2010-2014: Sedona City Council approves Citizens Steering Committee to develop Sedona Community Plan Update.
 
  • Between November 2010 and November 2013 committee conducts over 70 public meetings for input into plan
  • October 3, 2013 Sedona Planning and Zoning Committee passes Community Plan by vote of 7-0
  • November 7, 2013 Sedona City Council passes Community Plan 7-0. Council had previously conducted 4 days of public meetings on plan.
  • March 11, 2014 residents vote to approve new Sedona Community Plan. Vote was 1530 in favor and 954 against.
 
  • Community Plan Vision Statement on Environmental Stewardship. “Sedona is known for practices that respect and protect the natural environment, and as the responsible caretaker of one of the world’s greatest treasures.” Under section “How It Will Happen” bullet point 2 states “National Forest lands will be preserved, protected and respected.”
  • Plan page 82 statement on forest lands states, “The preservation of natural open space in and around Sedona has been one of the highest community priorities since incorporation. Essentially half of the city is open space, with 49% of the land area designated National Forest. This public land comprises a large portion of our outstanding scenery, and provides a multitude of recreational opportunities. Balancing the protection of the natural environment and recreation activities is essential to the community’s quality of life and economy.”
  • Plan page 85 under Key Issues states, “Desire for permanent protection of the National Forest in and around the City.”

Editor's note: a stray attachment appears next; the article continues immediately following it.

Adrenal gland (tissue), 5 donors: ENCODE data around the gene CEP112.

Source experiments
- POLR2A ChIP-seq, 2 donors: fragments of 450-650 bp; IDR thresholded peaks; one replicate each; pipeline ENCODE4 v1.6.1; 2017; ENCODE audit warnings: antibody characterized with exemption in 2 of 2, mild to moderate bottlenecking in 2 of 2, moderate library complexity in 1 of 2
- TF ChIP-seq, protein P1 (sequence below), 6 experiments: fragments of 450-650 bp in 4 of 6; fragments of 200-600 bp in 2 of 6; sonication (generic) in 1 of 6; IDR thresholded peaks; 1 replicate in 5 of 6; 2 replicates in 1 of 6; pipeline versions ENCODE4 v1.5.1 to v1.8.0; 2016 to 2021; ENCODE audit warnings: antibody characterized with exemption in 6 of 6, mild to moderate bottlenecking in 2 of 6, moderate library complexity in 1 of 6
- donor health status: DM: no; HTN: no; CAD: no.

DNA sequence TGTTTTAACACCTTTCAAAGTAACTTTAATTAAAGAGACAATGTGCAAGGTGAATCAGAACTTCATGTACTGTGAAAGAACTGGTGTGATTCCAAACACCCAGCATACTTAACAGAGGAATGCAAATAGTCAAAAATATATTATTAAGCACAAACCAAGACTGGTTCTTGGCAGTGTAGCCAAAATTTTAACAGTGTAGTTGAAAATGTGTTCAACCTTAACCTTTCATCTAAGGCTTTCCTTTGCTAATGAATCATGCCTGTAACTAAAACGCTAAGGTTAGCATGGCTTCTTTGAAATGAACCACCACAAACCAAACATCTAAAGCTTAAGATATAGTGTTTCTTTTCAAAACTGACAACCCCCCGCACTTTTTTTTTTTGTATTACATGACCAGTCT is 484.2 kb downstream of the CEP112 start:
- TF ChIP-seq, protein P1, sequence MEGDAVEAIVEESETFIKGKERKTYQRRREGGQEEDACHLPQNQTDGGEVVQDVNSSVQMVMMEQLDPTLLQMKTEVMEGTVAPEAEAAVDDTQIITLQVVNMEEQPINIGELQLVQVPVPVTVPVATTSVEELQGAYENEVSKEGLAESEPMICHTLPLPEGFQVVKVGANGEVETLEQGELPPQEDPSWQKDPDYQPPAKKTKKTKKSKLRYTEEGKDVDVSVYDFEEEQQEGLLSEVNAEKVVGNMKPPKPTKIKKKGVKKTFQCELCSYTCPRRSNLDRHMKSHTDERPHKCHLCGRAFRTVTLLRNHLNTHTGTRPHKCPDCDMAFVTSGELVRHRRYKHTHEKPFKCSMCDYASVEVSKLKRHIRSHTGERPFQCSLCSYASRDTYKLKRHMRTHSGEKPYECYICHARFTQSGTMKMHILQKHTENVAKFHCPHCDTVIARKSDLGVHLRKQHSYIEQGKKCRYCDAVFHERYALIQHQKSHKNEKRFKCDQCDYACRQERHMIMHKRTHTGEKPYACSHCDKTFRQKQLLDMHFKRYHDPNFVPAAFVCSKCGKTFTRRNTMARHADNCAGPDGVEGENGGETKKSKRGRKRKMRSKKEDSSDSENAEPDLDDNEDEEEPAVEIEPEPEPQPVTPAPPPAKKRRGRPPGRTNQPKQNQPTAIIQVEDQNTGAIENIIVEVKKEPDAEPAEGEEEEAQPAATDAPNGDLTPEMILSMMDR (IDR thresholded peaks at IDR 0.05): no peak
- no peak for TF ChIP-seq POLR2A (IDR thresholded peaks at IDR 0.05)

• Plan page 86 under Open Space Policies item 7 states “Support Forest Service policies that ensure National Forest land in and around Sedona is permanently protected.”
  • Plan page 86 item 10 states: “Preserve natural open space, including areas with significant natural resource values, the riparian habitat of Oak Creek, and viewsheds such as ridgelines, scenic vistas, along highways, and gateways into the community.”
2013: Forest Service releases Draft Land and Resource Management Plan for the Coconino National Forest.
  Congresswoman Ann Kirkpatrick introduces HR 3704 in the 113th Congress: Sedona-Red Rock National Scenic Area Act of 2010. Bill not enacted because it was not heard in committee.
  Sedona City Council requests Keep Sedona Beautiful to organize effort to determine how best to permanently preserve Forest Service lands in the Greater Sedona Region.
2014: Sedona City Council establishes Citizens Engagement Committee to review priorities for 2015-2016. Besides 5 priorities the committee also recommended that seeking permanent protection for national forest lands be considered. March 21, 2014
  Sedona City Council sets priorities for 2015-2016. Included in priorities is permanent protection for Forest Service lands in Sedona area.
  Keep Sedona Beautiful initiates committee to investigate preservation of lands.
2015: Scenic Area Protection Committee invites community groups and elected officials to an informational meeting.

 

One cannot be pessimistic about the West. This is the native home of hope. When it fully learns that cooperation, not rugged individualism, is the quality that most characterizes and preserves it, then it will have achieved itself and outlived its origins. Then it has a chance to create a society to match its scenery. – Wallace Stegner, The Sound of Mountain Water